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Slow it down, soak it in: Urban stormwater in Plaster Creek

Changing the methods of dealing with storm water is key to a long and arduous restoration of the Plaster Creek watershed. Raising community awareness about alternate ways to capture storm water is essential.
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Slowing down stormwater run-off

"Many churches, schools, and businesses in the Plaster Creek Watershed have started working to capture stormwater by building rain gardens, constructing bio-swales, installing rain barrels or green roofs and otherwise stalling the process of rainwater flowing from where it lands to the stream."

/Gail Heffner

/Gail Heffner

/Gail Heffner

Written by Michael Ryskamp (with assistance from Andre Otte and Gail Heffner)

Re-thinking Plaster Creek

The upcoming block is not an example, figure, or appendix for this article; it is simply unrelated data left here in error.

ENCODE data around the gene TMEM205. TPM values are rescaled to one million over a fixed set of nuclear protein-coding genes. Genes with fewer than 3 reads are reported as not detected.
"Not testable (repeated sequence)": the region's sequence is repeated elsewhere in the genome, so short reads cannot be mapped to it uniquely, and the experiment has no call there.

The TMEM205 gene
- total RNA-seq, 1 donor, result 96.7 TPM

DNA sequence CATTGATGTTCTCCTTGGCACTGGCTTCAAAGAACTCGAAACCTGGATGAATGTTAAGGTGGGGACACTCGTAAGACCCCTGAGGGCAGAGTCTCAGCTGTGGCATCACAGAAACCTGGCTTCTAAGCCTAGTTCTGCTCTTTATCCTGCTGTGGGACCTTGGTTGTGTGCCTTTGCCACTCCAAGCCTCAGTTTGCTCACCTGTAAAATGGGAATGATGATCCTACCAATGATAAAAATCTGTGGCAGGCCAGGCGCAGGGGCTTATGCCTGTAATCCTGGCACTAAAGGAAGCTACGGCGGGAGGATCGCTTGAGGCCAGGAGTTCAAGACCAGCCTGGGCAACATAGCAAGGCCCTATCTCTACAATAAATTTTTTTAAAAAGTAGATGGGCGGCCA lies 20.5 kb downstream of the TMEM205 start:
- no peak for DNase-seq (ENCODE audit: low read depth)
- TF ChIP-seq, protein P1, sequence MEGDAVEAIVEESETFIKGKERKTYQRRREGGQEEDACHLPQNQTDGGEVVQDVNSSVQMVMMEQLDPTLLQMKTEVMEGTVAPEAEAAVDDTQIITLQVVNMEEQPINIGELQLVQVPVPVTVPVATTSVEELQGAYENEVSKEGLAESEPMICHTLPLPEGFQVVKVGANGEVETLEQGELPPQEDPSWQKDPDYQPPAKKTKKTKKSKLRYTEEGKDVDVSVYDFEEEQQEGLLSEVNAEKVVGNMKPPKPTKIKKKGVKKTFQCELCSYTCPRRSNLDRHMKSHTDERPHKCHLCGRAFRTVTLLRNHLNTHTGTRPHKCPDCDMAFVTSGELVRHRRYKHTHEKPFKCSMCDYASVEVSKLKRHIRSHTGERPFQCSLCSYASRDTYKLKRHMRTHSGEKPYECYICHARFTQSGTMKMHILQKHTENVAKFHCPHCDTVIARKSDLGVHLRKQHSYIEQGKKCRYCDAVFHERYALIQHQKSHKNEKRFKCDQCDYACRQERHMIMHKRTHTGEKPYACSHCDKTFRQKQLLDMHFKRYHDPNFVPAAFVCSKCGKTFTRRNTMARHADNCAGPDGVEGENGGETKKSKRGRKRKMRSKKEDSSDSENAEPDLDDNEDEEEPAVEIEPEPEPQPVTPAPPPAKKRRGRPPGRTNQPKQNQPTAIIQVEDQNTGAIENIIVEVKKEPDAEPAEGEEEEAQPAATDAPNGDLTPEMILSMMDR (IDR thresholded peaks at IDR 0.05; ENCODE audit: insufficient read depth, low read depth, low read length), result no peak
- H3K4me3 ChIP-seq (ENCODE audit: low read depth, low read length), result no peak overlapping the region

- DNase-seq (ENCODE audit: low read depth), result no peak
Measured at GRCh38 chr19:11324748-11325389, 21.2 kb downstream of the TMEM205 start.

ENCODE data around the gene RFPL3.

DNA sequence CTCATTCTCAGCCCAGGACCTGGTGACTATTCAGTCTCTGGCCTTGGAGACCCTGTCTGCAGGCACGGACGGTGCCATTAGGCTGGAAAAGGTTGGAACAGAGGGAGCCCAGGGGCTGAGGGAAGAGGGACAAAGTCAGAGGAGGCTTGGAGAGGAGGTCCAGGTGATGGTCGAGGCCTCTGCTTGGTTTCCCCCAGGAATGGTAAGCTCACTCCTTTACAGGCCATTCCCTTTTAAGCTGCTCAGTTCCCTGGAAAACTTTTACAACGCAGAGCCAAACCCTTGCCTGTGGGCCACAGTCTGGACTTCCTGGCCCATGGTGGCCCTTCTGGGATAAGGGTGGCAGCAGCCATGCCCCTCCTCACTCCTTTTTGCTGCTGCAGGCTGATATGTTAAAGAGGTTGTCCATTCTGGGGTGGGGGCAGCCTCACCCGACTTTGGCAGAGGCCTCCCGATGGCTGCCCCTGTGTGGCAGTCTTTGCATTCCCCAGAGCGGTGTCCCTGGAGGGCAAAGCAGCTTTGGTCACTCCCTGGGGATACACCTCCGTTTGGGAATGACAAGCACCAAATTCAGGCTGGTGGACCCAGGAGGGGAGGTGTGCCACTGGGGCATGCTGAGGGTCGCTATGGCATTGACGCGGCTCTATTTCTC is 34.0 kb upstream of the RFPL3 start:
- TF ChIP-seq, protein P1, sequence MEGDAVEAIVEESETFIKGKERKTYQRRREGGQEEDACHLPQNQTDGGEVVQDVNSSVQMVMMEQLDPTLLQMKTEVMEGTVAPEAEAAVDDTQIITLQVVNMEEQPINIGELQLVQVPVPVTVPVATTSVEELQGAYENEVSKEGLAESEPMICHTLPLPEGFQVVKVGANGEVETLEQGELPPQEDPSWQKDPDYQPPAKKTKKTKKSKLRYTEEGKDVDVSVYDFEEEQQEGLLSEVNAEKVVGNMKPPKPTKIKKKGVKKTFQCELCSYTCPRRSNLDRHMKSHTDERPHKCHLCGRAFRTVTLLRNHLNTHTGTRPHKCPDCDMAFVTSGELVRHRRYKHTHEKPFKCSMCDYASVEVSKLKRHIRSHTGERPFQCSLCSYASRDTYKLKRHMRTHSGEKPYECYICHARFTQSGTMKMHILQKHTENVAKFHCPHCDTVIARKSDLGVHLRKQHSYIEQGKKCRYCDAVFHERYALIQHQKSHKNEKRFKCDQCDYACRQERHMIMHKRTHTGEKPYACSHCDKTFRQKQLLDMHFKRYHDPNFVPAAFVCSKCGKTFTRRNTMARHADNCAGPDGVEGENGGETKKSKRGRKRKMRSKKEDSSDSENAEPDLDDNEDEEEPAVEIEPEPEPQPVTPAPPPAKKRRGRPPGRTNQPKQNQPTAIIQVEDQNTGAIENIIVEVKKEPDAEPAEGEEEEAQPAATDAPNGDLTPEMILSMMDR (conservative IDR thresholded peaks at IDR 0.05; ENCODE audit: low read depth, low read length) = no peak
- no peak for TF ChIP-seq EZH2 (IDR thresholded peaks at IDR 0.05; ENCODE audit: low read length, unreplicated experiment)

I was 3 years old when I took my first fish off a hook, and I’ve been an avid fisherman ever since. I started out with worms and bobbers in the inland lakes of West Michigan. Eventually in high school, I began fly-fishing for trout, traveling to the Rogue River, the Pere Marquette or the Muskegon River to get my angling fix. I lived just a short walk away from Plaster Creek, but there I was spending an hour in a car to find a fishable river. What should have been an asset to me, my friends and the community I grew up in- a healthy stream in which we could fish, swim and play- was instead a liability, something to be avoided and left untouched. Looking back I really didn’t think of Plaster Creek as a stream. To me, it had always been more of a drain. Unfortunately, I had never pictured it as a thriving ecosystem nor realized that it had been degraded over time as modern Grand Rapids was built and as the city’s neighborhoods, infrastructure and local economy were established.